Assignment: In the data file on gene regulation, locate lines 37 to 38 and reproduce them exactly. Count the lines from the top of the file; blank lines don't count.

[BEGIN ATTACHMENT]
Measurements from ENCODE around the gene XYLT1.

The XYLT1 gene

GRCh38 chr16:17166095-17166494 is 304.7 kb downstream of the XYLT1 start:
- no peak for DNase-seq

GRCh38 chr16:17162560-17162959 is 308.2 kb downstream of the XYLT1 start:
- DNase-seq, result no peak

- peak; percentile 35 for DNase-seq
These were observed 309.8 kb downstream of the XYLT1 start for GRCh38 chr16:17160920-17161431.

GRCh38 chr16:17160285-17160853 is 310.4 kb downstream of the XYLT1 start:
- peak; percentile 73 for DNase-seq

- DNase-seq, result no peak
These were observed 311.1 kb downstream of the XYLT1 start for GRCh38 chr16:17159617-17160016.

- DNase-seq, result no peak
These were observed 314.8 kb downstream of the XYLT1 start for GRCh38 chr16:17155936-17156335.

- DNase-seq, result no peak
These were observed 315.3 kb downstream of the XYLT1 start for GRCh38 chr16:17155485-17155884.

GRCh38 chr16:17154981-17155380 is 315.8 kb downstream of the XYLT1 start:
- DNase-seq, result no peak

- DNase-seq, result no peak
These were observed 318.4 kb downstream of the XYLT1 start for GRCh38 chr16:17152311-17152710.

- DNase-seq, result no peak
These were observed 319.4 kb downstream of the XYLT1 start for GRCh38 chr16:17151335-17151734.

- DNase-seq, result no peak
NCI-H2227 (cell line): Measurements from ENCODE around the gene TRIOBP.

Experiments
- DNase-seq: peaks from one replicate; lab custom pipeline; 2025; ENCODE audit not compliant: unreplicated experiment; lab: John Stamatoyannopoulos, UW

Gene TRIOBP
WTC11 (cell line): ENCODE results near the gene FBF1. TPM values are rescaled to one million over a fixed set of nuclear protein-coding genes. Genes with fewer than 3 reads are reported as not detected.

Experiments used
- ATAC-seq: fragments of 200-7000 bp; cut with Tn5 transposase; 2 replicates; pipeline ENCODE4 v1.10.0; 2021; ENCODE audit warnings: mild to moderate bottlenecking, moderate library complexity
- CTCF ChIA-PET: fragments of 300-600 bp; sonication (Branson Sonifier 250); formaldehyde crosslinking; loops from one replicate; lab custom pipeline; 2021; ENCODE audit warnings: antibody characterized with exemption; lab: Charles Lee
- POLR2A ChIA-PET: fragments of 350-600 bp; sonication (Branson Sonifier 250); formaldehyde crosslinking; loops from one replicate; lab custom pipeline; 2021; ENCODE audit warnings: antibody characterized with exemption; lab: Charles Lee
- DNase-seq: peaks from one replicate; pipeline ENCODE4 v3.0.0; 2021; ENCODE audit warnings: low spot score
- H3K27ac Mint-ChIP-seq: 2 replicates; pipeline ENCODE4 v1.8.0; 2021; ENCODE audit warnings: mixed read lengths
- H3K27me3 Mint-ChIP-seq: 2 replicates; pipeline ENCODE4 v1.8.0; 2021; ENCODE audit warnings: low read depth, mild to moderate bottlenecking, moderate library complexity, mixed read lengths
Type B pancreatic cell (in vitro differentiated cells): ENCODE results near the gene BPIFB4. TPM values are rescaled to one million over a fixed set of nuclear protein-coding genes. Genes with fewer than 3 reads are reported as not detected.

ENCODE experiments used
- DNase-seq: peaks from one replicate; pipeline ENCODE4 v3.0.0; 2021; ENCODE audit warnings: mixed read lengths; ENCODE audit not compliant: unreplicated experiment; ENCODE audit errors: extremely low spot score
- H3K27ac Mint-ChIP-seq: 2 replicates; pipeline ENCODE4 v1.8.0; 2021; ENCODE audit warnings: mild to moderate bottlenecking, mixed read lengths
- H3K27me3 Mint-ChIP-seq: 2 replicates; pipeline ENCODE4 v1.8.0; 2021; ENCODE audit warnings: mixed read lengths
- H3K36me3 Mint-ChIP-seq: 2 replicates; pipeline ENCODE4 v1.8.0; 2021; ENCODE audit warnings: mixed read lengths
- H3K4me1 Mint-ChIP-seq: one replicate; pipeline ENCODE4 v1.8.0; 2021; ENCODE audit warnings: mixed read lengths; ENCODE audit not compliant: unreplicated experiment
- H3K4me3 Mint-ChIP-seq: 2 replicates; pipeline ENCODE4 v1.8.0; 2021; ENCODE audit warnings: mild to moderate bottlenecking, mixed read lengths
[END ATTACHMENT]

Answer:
ENCODE experiments used
- DNase-seq: peaks from one replicate; pipeline ENCODE4 v3.0.0; 2021; ENCODE audit warnings: mixed read lengths; ENCODE audit not compliant: unreplicated experiment; ENCODE audit errors: extremely low spot score